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How effective is Hepatitis B vaccine?
The CDC estimates that after completion of the three-dose series of hepatitis B vaccine, over 90 percent of individuals will develop antibodies. All vaccines only stimulate artificial, temporary immunity, and the length of immunity conferred by the hepatitis B vaccine and the future need for more "booster" doses later in life is still not clear. At this time, the CDC is not recommending booster doses for Hepatitis B, however, studies show that only 16 percent of individuals who were vaccinated at birth, one month and six months, as most infants are today, show antibodies after 18 years of age. In individuals who were administered the three-dose series after the age of one, 74 percent have persistent antibodies against Hepatitis B.
As 60-97.7 percent of individuals who receive a “booster” dose of hepatitis B respond rapidly with antibodies, the CDC believes that this is indicative of “immunological memory” and exposure to Hepatitis B should result in rapid antibody response and protection. However, according to the CDC, this 2013 conclusion is based on few studies and “might change as additional data become available”.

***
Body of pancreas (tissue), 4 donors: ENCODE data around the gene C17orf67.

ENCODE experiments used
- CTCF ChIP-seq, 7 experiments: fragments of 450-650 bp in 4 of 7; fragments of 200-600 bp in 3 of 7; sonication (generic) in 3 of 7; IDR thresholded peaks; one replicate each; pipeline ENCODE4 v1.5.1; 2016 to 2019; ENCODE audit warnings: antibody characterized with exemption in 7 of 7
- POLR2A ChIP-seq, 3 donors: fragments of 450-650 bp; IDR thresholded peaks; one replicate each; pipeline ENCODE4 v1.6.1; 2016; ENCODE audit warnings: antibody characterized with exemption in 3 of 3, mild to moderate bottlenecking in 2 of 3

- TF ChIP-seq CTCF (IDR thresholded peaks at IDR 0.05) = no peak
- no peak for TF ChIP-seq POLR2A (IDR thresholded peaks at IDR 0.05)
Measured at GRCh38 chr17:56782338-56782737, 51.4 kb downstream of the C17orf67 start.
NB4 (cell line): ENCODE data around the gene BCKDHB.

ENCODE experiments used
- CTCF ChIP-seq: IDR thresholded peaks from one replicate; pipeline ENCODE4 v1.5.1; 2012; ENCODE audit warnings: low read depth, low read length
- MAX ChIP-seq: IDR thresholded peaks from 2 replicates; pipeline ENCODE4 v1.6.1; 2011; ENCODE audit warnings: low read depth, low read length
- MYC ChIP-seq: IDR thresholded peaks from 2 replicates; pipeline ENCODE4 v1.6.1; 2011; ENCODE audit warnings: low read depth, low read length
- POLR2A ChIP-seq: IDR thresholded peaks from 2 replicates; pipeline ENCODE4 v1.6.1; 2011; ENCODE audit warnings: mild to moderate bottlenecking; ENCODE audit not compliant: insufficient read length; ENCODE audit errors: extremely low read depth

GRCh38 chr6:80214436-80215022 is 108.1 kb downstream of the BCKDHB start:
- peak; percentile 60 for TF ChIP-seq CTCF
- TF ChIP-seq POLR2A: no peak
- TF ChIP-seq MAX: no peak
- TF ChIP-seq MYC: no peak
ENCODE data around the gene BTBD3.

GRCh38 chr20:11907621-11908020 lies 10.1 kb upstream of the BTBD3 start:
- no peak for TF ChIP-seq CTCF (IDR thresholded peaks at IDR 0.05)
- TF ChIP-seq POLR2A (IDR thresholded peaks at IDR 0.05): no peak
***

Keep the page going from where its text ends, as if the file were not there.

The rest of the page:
More recent research conduct after the CDC’s conclusion suggests that the effectiveness of the vaccine wanes over time and it is possible that additional booster doses will be recommended.
The package inserts for HEPLISAV-B, Recombivax-HB, Engerix-B, or PREHEVBRIO do not provide information on long-term effectiveness of the hepatitis B vaccine.
IMPORTANT NOTE: NVIC encourages you to become fully informed about Hepatitis B and the Hepatitis B vaccine by reading all sections in the Table of Contents , which contain many links and resources such as the manufacturer product information inserts, and to speak with one or more trusted health care professionals before making a vaccination decision for yourself or your child. This information is for educational purposes only and is not intended as medical advice.